Why can’t a woman be like a man?
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Why can’t a woman be like a man?

Why can’t a woman be more like a man?

Yes, why can’t a woman be more like a man?

Men are so honest, so thoroughly square;

Eternally noble, historically fair;

Who when you win will always give your back a pat.

Why can’t a woman be like that?

Why does ev’ryone do what the others do?

Can’t a woman learn to use her head?

Why do they do everything their mothers do?

Why don’t they grow up like their fathers instead?

Why can’t a woman take after a man?

Men are so pleasant, so easy to please;

Whenever you’re with them, you’re always at ease.

Would you be slighted if I didn’t speak for hours?

 

Why can’t a woman be like you?

One man in a million may shout a bit.

Now and then there’s one with slightest defects.

One perhaps whose truthfulness you doubt a bit.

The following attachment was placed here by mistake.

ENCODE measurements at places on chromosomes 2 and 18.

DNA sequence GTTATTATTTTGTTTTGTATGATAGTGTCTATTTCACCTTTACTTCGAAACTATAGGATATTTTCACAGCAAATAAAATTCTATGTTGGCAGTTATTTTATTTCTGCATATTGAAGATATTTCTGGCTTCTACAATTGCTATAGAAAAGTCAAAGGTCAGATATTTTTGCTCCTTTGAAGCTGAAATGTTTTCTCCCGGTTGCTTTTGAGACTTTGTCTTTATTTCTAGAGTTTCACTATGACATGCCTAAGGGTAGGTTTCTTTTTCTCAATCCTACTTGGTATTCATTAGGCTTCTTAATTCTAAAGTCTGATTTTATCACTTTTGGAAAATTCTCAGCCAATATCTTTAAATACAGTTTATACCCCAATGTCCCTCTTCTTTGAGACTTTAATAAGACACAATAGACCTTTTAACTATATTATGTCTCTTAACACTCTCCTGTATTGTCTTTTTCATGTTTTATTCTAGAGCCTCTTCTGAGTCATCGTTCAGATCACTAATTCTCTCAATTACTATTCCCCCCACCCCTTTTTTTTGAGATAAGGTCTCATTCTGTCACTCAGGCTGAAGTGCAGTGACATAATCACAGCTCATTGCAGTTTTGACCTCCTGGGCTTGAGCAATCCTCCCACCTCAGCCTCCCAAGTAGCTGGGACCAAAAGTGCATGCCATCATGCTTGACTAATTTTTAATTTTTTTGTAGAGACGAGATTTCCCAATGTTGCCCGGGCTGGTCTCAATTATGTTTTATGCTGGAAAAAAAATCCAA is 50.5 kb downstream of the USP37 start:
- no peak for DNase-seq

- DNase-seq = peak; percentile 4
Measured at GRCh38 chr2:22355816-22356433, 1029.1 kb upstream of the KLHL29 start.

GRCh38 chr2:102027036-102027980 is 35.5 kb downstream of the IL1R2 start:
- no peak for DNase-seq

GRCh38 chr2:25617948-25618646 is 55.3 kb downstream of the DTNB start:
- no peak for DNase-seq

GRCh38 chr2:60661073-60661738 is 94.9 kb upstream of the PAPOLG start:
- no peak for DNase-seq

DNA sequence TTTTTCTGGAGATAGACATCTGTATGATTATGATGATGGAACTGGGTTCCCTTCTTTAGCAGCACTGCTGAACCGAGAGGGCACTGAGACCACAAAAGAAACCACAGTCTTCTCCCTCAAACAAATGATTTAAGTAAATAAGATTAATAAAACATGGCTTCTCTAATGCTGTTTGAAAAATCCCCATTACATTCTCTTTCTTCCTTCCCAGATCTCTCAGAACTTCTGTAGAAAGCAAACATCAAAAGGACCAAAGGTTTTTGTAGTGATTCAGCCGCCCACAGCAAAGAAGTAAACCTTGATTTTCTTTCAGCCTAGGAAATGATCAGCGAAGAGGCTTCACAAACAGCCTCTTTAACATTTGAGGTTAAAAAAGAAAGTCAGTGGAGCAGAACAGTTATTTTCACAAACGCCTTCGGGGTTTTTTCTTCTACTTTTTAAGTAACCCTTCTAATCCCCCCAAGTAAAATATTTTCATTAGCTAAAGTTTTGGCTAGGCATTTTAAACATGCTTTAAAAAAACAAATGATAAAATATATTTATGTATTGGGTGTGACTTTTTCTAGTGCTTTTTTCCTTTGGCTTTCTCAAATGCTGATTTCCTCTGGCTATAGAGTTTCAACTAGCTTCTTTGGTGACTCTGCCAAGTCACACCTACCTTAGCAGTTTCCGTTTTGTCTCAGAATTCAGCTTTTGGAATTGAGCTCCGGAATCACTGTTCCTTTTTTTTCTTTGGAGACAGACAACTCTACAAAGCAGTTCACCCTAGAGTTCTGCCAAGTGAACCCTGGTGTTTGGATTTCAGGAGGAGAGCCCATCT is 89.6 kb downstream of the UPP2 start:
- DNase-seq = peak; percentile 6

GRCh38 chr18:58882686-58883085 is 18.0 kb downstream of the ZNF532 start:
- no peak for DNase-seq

But by and large we are a marvelous sex!

Why can’t a woman behave like a man?

Men are so friendly, good-natured, and kind;

A better companion you never will find.

If I were hours late for dinner, would you bellow?

 

Why can’t a woman be more like a man?

Men are so decent, such regular chaps.

Ready to help you through any mishaps.

Ready to buck you up whenever you are glum.

Why can’t a woman be a chum?

Why is thinking something women never do?

Why is logic never even tried?

Straightening up their hair is all they ever do.

Why don’t they straighten up the mess that’s inside?

Why can’t a woman behave like a man?

If I was a woman who’d been to a ball,

Been hailed as a princess by one and by all;

Would I start weeping like a bathtub overflowing?